America’s increased use of pesticides and nitrates, which end up in surface water and have a seasonal pattern, has been linked to the nation’s growing rate of premature births, which also follows a similar seasonal pattern.
These are the conclusions of Dr Paul Winchester, professor of clinical pediatrics at the Indiana University (IU) School of Medicine who revealed his findings this week at the annual meeting of the Pediatric Academic Societies in Toronto, Canada.
Dr Winchester and colleagues Akosua Boadiwaa Adu-Boahene and Sarah L Kosten, also of the IU School of Medicine, Alex K Williamson of the US Geological Survey, and Dr Ying Jun, of the University of Cincinnati, found that premature birth rates peaked when levels of pesticides and nitrates in surface water were at their highest from April to July, and were lowest when the chemicals were also at their lowest levels in August to September.
The team studied over 27 million live American births occurring between 1996 and 2002. The percentage of babies born prematurely in that period peaked in June (12.03 per cent) and was lowest in September (10.44 per cent). The highest rate of preterm births took place from May to June (11.91 per cent) and the lowest rate from August to September (10.79 per cent).
The correlation between premature birth rates and levels of nitrates and pesticides was independent of the mothers’ age, race, education, marital status, alcohol consumption and smoking status. The link was also independent of whether the mothers lived in urban, suburban or rural places.
The US Geological Survey showed that pesticide and nitrate levels in surface water were also at their highest from May to June, and at their lowest from August to September, a pattern consistent with the preterm birth levels over the same study period.
Last year Dr Winchester and his team revealed the results of an earlier 4 year study into pregnancy outcomes in Indiana and the US where significant links were made between seasonal levels of pesticides and nitrates in surface and drinking water and seasonal levels of birth defects.
Dr Winchester is a neonatal specialist and director of Newborn Intensive Care Services at St Francis Hospital in Indianapolis. He is disturbed by what he sees as the growing number of birth defects and pre-term babies, which he puts down to growing levels of pesticides and nitrates that end up in surface and drinking water:
“A growing body of evidence suggests that the consequence of prenatal exposure to pesticides and nitrates as well as to other environmental contaminants is detrimental to many outcomes of pregnancy.”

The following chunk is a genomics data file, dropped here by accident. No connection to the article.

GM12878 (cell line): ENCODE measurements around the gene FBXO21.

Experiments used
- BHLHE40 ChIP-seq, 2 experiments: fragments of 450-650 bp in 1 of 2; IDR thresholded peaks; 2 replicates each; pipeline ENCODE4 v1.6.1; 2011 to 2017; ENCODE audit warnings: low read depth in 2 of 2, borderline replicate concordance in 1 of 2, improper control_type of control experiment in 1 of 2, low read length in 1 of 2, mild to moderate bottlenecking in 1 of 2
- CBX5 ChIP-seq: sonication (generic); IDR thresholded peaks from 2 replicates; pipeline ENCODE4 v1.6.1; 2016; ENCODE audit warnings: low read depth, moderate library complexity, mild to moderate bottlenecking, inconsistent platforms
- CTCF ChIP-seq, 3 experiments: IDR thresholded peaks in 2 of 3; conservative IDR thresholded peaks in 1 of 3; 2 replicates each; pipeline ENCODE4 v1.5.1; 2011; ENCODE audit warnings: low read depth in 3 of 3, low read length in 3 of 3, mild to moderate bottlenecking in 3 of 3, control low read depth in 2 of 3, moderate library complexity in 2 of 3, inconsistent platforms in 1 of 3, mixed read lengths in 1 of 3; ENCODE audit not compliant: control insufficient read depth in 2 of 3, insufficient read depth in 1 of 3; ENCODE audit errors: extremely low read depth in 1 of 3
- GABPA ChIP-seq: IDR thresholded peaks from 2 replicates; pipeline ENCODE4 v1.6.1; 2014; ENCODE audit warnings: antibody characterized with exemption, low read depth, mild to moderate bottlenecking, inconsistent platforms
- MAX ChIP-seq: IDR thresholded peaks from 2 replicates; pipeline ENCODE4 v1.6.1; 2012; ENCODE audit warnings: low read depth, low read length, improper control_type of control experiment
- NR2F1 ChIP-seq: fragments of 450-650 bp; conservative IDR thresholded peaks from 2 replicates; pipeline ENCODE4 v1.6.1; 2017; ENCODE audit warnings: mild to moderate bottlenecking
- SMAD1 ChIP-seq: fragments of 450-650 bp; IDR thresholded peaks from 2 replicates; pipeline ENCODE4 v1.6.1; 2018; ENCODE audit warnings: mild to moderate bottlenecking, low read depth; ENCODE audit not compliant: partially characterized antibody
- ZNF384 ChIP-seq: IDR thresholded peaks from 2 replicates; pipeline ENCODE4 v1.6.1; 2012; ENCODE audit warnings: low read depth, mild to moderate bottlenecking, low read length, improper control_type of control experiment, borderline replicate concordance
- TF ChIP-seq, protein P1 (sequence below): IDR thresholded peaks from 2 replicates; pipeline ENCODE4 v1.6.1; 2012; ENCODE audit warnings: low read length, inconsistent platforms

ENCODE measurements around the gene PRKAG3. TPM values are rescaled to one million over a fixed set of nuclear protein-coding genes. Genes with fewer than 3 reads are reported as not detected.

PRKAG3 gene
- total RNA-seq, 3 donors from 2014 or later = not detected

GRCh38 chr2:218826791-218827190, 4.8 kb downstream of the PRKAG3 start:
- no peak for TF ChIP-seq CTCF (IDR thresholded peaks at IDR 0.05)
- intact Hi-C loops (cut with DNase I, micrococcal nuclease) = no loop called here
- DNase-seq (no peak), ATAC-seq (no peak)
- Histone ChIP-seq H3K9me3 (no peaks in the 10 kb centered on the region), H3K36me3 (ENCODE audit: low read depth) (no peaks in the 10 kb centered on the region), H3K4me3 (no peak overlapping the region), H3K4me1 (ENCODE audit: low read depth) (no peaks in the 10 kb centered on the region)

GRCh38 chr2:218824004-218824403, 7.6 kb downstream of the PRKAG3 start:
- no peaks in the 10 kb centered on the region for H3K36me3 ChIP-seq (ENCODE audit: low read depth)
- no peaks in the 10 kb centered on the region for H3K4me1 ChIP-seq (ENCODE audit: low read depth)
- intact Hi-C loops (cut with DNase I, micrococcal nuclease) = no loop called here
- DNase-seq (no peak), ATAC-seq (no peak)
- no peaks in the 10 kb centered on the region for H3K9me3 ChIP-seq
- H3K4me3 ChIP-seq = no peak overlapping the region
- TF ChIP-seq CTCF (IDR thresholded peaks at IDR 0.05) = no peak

“We need to face up to environmental causes,” he added, explaining that:
“Preterm births in the United States vary month to month in a recurrent and seasonal manner. Pesticides and nitrates similarly vary seasonally in surface water throughout the US. Nitrates and pesticides can disrupt endocrine hormones and nitric oxide pathways in the developing fetus.”
Dr James Lemons, Hugh McK Landon Professor of Pediatrics and director of the section of neonatal-perinatal medicine at the IU School of Medicine, and head of neonatal-perinatal medicine at Clarian Health’s Riley Hospital for Children in Indianapolis, said of Dr Winchester’s findings:
“I believe this work may lay the foundation for some of the most important basic and clinical research, and public health initiatives of our time.”
“To recognize that what we put into our environment has potential pandemic effects on pregnancy outcome and possibly on child development is a momentous observation, which hopefully will help transform the way humanity cares for its world,” he added.
The annual meeting of the Pediatric Academic Societies brings together scientists from the American Pediatric Society, the Society for Pediatric Research, the Ambulatory Pediatric Association and the American Academy of Pediatrics.
Pesticides and herbicides used in agriculture are primarily organic chemicals and can end up in surface water due to run off from row crops. There are other ways that potentially dangerous organic compounds can end up in surface and drinking water, such as leaching from storage tanks, factory discharge, landfills, emissions from waste incineration, discharge from petroleum and metal refining, textile finishing, and various other industrial processes.
Ingesting water contaminated with organic pesticides and herbicides causes a range of potentially serious health problems depending on the chemical, but a quick scan down the US Environmental Protection Agency’s (EPA) list of organic drinking water contaminants shows many of these to be linked to organ damage and other serious illnesses such as cancer and cardiovascular problems.
Written by: Catharine Paddock
Writer: Medical News Today